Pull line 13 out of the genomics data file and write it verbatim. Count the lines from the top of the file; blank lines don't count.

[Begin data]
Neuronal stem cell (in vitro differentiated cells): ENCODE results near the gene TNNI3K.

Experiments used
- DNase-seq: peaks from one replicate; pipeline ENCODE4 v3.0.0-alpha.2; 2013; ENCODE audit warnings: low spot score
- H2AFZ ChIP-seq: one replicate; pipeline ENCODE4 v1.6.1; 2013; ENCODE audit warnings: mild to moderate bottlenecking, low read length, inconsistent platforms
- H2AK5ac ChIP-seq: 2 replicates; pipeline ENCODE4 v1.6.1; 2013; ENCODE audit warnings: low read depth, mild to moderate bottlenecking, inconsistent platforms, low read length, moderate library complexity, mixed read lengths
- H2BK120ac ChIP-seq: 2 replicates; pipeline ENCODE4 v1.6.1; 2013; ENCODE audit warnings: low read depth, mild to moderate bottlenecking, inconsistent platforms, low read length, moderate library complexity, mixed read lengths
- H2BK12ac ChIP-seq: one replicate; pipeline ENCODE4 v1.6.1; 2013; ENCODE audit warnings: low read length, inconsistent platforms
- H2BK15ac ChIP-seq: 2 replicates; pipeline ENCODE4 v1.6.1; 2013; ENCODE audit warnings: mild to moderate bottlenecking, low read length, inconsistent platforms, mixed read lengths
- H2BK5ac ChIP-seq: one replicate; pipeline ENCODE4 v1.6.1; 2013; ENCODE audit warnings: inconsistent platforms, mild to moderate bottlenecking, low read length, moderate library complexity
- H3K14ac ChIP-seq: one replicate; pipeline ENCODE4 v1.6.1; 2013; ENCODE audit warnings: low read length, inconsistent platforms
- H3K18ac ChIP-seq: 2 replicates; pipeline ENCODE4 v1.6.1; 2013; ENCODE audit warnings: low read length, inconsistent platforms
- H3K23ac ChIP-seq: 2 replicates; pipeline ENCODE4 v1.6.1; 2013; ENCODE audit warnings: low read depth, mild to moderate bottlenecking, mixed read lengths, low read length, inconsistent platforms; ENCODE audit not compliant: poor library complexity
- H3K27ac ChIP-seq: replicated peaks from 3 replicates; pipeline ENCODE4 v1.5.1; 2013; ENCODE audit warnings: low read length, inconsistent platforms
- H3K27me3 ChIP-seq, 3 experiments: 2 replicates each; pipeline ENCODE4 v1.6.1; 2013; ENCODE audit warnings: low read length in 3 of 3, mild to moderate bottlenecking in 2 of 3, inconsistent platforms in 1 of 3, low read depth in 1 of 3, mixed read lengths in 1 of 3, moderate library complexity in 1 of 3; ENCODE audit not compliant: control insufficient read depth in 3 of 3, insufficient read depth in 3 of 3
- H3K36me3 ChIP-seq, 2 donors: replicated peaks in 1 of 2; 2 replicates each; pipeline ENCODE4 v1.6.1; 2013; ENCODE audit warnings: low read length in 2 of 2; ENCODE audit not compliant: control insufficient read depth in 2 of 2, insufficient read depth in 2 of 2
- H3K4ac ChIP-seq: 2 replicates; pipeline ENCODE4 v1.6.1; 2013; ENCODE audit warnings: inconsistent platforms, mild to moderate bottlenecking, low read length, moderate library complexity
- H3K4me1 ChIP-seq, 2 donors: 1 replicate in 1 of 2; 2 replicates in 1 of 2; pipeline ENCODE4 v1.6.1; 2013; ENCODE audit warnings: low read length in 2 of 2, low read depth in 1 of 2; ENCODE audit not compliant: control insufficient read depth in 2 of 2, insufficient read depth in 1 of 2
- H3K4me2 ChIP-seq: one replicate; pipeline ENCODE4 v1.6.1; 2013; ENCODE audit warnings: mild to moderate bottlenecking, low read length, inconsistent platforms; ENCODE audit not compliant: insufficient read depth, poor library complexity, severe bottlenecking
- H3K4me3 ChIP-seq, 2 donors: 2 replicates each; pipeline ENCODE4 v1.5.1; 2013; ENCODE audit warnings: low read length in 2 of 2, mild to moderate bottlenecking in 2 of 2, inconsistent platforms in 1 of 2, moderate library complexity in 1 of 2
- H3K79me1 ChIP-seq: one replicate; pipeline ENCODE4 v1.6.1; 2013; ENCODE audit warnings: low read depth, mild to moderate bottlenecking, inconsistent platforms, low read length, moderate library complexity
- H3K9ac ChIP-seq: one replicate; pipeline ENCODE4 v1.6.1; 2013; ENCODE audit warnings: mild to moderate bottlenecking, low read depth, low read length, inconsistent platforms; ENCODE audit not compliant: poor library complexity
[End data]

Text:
- H3K27ac ChIP-seq: replicated peaks from 3 replicates; pipeline ENCODE4 v1.5.1; 2013; ENCODE audit warnings: low read length, inconsistent platforms